• (Supplemental) Peter Singer, “All Animals Are Equal,” from Animal Liberation (HarperCollins, 2009, 1975), 1-23.

Sept 20  Pastoral / We will be reading your guided writing assignments (inspired by Pollan’s idea of the “supermarket pastoral”) and discussing them in class. Because the focus is on your writing, the reading for this week is relatively light.

  • (Required) Paul Alpers, “Representative Anecdotes and Ideas of Pastoral,” from What Is Pastoral (University of Chicago Press, 1996), 8-43.
  • (Supplemental) Raymond Williams, “Pastoral and Counter-Pastoral,” from The Country and the City (Oxford University Press, 1975), 13-34.

Sept 27  Race and Water / Class meets at the McMullen Museum. We will begin with a docent-guided tour of the Carrie Mae Weems exhibit, and then discuss the art and reading in the museum’s seminar room. Sharpe’s book in particular demonstrates for us how scholarly and literary writing can blur in profound ways.

  • Christina Sharpe, In the Wake (Duke University Press 2016).
  • (Required) Hester Blum, “Terraqueous Planet: The Case for Oceanic Studies,” from The Planetary Turn: Relationality and Geoaesthetics in the Twenty-First Century, ed. by Amy Elias and Christian Moraru (Northwestern University Press, 2015), 25-36.
  • (Supplemental) Saidiya Hartman, “Innocent Amusement,” from Scenes of Subjection: Terror, Slavery, and Self-Making in Nineteenth-Century America (Oxford University Press, 1997), 17-48.
  • Guided Writing Assignment due.

Oct 4  Hurricane Katrina: Memoir and Documentary / We will screen Act 1 of Spike Lee’s documentary When the Levees Broke, about Hurricane Katrina and its impact on New Orleans, and discuss it in relation to the readings. What is a memoir? How does it differ from a documentary in capturing what it’s like to be there at a recent traumatic historic event?

  • Natasha Trethewey, Beyond Katrina (University of Georgia Press 2010).
  • (Required) Rob Nixon, “Introduction,” from Slow Violence and the Environmentalism of the Poor (Harvard University Press, 2010), 1-17.
  • (Supplemental) Wendy Brown, “Undoing Democracy: Neoliberalism’s Remaking of State and Subject,” from Undoing the Demos: Neoliberalism’s Stealth Revolution (Zone Books, 2015), 17-45.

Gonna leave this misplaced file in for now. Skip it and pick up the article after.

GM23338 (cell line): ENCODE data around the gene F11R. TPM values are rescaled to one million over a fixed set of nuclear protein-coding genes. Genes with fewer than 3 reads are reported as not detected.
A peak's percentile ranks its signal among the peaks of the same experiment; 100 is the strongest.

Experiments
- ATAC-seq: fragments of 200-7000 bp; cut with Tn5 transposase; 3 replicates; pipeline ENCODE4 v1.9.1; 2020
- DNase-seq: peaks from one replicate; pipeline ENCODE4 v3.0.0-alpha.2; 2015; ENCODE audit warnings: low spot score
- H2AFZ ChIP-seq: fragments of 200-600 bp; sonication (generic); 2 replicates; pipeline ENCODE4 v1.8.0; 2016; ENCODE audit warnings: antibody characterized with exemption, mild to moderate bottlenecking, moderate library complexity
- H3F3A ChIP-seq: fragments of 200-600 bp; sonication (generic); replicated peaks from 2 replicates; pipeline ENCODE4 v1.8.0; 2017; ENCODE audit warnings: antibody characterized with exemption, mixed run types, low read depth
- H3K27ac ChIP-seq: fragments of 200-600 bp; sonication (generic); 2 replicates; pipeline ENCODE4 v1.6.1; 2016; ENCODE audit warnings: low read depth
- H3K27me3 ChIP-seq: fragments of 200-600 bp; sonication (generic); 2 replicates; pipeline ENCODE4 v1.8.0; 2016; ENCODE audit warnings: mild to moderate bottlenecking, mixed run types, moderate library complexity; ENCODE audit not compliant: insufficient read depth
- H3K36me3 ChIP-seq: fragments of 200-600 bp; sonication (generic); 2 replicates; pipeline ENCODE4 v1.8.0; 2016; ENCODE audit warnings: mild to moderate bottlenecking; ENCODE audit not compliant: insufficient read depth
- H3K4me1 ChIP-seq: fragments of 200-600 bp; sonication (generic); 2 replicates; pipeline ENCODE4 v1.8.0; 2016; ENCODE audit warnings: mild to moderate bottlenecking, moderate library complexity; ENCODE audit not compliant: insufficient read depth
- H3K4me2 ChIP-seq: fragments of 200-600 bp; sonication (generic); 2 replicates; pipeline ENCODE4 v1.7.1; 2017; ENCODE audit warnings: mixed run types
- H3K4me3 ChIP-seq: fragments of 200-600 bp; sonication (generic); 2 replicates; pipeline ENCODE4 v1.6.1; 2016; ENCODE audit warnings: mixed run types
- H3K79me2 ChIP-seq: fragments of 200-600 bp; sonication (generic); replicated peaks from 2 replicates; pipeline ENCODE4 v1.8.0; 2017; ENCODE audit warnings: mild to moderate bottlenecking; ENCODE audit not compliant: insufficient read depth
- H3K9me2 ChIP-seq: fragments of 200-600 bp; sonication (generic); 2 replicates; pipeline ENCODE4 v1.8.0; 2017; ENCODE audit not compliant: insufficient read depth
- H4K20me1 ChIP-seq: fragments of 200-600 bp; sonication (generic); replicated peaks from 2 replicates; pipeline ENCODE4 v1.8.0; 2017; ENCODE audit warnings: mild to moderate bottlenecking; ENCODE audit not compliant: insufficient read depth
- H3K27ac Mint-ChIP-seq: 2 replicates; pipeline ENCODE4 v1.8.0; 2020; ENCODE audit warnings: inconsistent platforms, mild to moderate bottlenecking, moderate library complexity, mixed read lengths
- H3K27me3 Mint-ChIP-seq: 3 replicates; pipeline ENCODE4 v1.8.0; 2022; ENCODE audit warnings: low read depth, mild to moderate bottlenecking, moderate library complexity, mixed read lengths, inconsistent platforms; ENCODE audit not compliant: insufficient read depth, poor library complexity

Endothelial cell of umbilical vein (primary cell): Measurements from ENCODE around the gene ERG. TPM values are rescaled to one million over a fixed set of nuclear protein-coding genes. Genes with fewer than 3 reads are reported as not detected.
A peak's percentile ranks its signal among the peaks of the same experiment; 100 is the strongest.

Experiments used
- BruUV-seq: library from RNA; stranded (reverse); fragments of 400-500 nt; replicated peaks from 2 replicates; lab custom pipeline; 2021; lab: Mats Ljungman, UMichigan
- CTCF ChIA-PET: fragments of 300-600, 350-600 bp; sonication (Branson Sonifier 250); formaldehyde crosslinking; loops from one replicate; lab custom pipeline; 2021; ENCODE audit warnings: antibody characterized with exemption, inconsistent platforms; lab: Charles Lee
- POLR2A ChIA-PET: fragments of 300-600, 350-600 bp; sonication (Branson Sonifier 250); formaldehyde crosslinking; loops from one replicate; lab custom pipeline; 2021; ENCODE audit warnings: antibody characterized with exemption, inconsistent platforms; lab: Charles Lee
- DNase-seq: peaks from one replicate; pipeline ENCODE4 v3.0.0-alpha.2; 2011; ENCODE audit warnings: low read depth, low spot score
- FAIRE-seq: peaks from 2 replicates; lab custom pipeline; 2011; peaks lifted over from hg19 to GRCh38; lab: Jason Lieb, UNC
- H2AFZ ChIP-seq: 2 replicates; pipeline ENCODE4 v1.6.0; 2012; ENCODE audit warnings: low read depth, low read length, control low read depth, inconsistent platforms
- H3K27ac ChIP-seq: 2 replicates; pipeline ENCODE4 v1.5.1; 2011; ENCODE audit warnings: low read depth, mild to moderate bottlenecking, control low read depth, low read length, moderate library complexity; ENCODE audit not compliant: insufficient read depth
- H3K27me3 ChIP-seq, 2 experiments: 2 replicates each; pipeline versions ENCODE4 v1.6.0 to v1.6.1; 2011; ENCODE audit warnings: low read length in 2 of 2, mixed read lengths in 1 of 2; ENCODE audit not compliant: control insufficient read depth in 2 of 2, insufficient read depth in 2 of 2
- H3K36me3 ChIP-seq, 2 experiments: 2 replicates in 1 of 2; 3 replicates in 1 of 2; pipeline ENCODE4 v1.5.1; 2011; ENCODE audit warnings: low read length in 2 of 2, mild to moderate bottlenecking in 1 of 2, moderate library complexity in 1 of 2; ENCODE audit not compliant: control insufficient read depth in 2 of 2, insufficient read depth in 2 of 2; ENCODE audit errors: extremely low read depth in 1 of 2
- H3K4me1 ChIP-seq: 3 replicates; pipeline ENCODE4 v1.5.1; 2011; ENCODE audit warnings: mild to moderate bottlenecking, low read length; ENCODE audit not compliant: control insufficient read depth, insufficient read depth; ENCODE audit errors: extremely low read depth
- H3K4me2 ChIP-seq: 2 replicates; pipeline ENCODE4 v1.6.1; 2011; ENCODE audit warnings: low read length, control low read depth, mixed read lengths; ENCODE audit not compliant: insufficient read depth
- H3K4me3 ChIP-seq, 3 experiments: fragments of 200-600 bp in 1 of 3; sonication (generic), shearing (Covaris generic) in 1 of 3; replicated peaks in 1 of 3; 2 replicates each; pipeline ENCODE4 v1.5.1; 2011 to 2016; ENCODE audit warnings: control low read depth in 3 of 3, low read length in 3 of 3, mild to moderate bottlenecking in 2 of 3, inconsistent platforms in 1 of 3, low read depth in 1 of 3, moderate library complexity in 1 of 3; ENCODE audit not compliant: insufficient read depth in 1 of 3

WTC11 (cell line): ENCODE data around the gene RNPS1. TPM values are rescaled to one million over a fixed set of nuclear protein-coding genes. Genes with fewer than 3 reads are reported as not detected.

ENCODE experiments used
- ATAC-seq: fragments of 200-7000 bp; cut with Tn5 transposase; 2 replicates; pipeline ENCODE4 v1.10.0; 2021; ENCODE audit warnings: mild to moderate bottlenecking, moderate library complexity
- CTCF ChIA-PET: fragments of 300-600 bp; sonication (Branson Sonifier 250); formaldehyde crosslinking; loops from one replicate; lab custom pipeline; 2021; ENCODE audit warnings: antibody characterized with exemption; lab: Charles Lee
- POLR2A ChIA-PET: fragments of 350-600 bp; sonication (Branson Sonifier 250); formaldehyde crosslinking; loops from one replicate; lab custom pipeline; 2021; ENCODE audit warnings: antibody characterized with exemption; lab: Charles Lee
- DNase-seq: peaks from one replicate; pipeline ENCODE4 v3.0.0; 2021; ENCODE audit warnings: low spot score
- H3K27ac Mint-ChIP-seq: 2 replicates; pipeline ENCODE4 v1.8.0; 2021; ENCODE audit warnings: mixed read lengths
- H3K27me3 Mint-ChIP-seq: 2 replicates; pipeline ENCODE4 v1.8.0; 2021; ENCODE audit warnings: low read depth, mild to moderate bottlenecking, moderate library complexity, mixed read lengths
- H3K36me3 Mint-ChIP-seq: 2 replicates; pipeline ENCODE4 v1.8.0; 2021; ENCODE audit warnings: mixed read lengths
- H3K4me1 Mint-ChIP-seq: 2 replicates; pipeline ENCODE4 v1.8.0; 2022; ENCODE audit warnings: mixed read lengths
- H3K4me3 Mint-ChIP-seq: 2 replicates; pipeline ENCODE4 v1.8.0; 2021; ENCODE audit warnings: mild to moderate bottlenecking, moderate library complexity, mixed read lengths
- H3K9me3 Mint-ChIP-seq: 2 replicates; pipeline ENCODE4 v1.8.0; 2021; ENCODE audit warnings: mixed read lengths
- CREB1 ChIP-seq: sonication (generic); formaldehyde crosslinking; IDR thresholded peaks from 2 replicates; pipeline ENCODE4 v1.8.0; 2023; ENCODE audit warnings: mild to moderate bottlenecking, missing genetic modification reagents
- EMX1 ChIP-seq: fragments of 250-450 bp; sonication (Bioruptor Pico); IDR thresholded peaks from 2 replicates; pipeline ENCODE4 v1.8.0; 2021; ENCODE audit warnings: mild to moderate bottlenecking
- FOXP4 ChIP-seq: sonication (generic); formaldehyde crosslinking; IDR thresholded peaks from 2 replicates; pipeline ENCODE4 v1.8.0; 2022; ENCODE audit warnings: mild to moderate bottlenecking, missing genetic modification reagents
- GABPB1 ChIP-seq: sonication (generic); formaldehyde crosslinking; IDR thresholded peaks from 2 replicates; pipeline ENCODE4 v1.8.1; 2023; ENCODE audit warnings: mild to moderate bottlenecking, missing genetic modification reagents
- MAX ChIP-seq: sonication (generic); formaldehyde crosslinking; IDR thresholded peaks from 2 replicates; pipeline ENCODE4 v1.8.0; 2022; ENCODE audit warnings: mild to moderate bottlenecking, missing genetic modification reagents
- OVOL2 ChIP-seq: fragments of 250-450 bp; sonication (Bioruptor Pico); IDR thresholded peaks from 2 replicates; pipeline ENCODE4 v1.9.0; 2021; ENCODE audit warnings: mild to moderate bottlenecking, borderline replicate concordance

Oct 11  Disaster and Community / Continuing our discussion of Hurricane Katrina, we will consider how it might provide an important case study for how people respond to disasters in spontaneous and often highly generous ways. Solnit and Klein are also interesting in how they have carved out a space for themselves as public intellectuals.

  • Rebecca Solnit, A Paradise Built in Hell: The Extraordinary Communities That Arise in Disaster (Penguin 2010).
  • (Required) Naomi Klein, “Blockadia: The New Climate Warriors,” This Changes Everything: Capitalism versus the Climate (Simon and Schuster, 2014), 293-336.
  • (Supplemental) Peter Kropotkin, “Introduction” and “Mutual Aid among Animals,” from Mutual Aid: A Factor of Evolution (Knopf, 1917), 1-31.

Oct 18  No Class – away for a conference

Please Note: October 24, Rebecca Solnit will be giving a talk entitled “The Mother of All Questions” at Gasson 100, 7PM as part of the Lowell Humanities Series. <>

Oct 25  Roots and Trunks / This week, we return to the contemporary novel to look at a very recent, compelling example that contains a large number of characters and stretches our sense of time to match its interest in thinking about the vitality of trees.

  • Richard Powers, The Overstory (Norton 2018).
  • (Required) Stefano Mancuso and Alessandra Voila, “The Root of the Problem” and “The Plant: A Stranger,” from Brilliant Green: The Surprising History and Science of Plant Intelligence (Island Press, 2015), 7-44.